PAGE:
Morocco buys stocks of Nivaquine produced by Sanofi in a Casablanca factory

The Moroccan government decides to treat the patients with chloroquine produced in a factory of the Sanofi group based in Casablanca.

Morocco is still relatively unaffected by the virus, but the number of reported cases increased from 8 to 61 in one week, with two deaths. Before things got worse, the authorities preferred to anticipate scientific recommendations. The Moroccan government has decided to treat Covid-19 positive patients with chloroquine, a drug currently produced in the country. He has just bought all the stocks from the Sanofi factory in Casablanca. Is Nivaquine or chloroquine, an old anti-malarial known for decades, the new decisive weapon against Covid-19? To date, however, WHO has reservations and scientists remain cautious.

In Marseille, infectious disease specialist Didier Raoult has been claiming for several days that the effect of Plaquenil (based on chloroquine) is effective for three quarters of infected patients. But the trial only involved 24 patients who did not have severe complications. It is therefore necessary, according to scientists, to push clinical trials further and on a larger workforce.

The Moroccan government has therefore not waited for the green light from WHO and scientists to act, while clinical trials are still being tested in several countries. According to the online site Yabiladi, Moroccans have already run out of stocks of Plaquenil (based on chloroquine) in pharmacies.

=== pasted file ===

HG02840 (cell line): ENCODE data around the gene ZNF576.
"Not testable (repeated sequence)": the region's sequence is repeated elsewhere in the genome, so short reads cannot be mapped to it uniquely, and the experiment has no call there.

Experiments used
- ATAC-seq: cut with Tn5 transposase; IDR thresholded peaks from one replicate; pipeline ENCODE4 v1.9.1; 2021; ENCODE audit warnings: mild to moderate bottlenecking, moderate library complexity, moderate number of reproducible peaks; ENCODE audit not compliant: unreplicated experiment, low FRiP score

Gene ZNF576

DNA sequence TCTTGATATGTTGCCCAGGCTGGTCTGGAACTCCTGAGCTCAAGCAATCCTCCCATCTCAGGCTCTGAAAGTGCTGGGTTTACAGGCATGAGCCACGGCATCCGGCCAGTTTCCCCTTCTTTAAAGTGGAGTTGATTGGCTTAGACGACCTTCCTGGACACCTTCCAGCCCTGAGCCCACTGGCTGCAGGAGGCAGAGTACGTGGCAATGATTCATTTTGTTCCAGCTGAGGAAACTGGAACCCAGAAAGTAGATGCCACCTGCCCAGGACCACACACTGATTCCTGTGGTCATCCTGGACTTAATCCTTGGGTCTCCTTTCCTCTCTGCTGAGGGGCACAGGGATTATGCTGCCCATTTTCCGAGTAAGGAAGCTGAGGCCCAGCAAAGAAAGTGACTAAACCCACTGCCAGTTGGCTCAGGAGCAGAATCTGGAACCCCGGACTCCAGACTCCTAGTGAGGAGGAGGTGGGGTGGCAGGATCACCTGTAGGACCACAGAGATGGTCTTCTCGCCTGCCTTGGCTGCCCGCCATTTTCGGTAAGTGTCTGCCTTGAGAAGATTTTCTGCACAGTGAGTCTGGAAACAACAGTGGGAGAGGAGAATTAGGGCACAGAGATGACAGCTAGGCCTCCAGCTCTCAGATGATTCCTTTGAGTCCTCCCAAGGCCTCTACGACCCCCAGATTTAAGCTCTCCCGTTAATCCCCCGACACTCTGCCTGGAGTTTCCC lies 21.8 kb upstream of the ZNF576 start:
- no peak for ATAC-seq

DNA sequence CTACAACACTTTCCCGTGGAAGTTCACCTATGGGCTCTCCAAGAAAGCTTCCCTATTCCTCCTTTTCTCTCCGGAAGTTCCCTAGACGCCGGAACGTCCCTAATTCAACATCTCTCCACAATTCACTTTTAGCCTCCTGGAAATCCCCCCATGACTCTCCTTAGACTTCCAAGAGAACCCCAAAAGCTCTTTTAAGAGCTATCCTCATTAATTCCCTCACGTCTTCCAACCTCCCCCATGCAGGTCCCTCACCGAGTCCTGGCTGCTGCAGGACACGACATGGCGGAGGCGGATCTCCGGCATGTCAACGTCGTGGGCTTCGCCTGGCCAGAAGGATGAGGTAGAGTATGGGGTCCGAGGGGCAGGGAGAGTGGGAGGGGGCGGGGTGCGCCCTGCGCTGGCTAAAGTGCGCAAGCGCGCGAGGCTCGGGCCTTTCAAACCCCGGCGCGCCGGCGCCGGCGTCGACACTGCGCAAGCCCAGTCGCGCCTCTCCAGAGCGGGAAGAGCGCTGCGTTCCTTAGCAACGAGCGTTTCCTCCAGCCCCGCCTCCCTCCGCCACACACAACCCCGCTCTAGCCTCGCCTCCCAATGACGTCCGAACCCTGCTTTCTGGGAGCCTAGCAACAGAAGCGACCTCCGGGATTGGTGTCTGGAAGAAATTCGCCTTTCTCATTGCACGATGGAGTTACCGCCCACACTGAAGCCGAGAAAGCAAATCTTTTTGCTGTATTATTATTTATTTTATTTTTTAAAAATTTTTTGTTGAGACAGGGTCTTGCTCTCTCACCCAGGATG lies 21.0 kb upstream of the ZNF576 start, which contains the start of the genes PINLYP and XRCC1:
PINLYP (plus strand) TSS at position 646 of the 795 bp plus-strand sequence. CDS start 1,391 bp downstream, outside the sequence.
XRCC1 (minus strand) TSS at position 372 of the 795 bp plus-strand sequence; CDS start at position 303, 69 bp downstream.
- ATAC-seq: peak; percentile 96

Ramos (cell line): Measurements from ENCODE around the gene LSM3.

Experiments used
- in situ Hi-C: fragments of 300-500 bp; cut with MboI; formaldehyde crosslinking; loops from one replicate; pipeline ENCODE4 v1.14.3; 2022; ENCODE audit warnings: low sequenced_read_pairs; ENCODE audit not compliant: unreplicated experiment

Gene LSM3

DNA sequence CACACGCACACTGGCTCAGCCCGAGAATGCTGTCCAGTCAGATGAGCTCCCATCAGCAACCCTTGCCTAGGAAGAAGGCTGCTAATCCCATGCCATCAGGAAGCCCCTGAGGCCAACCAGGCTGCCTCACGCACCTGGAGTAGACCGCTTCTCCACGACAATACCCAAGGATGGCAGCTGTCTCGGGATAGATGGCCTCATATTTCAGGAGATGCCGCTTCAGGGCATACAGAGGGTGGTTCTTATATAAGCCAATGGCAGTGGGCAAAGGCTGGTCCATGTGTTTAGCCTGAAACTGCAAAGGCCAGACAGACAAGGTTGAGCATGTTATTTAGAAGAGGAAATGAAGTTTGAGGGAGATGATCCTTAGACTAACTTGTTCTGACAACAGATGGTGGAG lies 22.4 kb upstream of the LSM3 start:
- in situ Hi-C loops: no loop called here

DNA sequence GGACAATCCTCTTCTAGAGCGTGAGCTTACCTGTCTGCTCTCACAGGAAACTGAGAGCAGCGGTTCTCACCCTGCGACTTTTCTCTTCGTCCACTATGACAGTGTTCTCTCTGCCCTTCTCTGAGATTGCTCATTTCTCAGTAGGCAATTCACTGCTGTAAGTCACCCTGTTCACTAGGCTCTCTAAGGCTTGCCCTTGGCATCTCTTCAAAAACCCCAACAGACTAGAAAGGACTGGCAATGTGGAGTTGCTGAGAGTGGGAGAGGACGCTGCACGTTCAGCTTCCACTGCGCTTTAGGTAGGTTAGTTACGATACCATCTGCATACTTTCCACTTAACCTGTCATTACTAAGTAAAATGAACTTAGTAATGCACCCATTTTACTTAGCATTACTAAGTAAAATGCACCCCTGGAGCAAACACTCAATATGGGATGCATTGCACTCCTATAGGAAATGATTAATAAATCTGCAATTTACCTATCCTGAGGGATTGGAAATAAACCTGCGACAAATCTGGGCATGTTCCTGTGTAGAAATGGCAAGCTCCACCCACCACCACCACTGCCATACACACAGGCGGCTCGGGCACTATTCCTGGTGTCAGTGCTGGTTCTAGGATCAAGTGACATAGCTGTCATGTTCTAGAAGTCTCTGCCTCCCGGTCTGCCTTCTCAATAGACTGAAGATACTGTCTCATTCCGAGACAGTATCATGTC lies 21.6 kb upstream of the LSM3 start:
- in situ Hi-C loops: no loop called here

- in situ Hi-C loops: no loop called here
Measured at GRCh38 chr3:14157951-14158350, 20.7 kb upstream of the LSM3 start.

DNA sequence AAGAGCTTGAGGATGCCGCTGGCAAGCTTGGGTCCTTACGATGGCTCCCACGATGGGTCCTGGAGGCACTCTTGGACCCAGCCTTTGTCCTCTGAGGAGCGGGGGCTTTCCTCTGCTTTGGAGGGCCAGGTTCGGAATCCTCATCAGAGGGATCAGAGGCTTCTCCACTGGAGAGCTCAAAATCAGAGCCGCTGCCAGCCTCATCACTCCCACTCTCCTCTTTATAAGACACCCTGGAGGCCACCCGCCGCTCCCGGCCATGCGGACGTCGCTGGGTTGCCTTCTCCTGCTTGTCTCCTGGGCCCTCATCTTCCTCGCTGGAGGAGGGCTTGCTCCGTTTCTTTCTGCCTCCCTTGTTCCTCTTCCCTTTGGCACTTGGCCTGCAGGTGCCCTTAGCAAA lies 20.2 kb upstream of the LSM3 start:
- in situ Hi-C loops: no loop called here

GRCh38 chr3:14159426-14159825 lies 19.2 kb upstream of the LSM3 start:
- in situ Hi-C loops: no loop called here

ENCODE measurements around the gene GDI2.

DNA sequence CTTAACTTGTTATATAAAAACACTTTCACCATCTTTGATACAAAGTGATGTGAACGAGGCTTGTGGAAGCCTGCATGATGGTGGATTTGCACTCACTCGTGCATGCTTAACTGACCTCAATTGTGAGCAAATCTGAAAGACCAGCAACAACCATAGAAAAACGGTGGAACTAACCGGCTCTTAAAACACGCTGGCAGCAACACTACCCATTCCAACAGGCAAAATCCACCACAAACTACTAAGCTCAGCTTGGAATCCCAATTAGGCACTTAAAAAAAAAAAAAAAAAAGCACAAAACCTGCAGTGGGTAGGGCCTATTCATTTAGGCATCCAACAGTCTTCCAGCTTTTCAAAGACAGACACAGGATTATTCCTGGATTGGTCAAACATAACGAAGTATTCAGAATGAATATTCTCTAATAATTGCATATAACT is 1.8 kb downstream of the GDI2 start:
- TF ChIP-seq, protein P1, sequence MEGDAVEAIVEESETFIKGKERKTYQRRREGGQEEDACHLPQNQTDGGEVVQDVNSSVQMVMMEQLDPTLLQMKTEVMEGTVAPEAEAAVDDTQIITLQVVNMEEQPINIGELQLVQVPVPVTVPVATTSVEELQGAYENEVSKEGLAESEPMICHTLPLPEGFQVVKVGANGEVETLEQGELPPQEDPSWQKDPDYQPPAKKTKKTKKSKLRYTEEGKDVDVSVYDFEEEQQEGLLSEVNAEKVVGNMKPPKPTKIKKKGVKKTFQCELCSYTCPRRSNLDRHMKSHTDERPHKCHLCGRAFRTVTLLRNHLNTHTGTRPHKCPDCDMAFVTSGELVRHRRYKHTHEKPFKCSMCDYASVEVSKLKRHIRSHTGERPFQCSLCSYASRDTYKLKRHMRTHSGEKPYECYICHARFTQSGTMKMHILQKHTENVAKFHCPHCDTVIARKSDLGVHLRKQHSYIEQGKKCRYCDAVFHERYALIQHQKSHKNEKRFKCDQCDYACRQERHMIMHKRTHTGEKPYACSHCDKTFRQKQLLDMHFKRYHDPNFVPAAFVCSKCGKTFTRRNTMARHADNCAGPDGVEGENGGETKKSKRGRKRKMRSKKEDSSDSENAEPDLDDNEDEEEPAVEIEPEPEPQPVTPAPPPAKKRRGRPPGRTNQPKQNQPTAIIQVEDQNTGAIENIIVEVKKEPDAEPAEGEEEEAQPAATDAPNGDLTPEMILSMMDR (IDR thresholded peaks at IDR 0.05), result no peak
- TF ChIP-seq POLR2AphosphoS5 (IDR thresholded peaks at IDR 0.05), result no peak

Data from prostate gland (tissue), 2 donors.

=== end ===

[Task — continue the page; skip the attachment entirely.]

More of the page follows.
Authorities have started to make draconian decisions such as suspending international flights – a few thousand foreign tourists, many of them French, are still stranded awaiting a flight -, mbut also the closing of schools, universities, cultural and sporting places, cafes, restaurants, “non-essential” shops and finally mosques.

Moroccans are therefore urged to stay at home, a curfew has been introduced every evening from 6 p.m. “Jamaa el-Fna square is today completely empty, almost no car in the streets of Marrakech, a surreal image”, says Catherine D., a French woman living in Morocco for 15 years. Another measure: systematic disinfection of public places, supermarket checkouts, escalator ramps. But already, “meat and vegetable prices have doubled” and “the guesthouses have dismissed their employees”. Moroccans fear that a social crisis will add to the health crisis.


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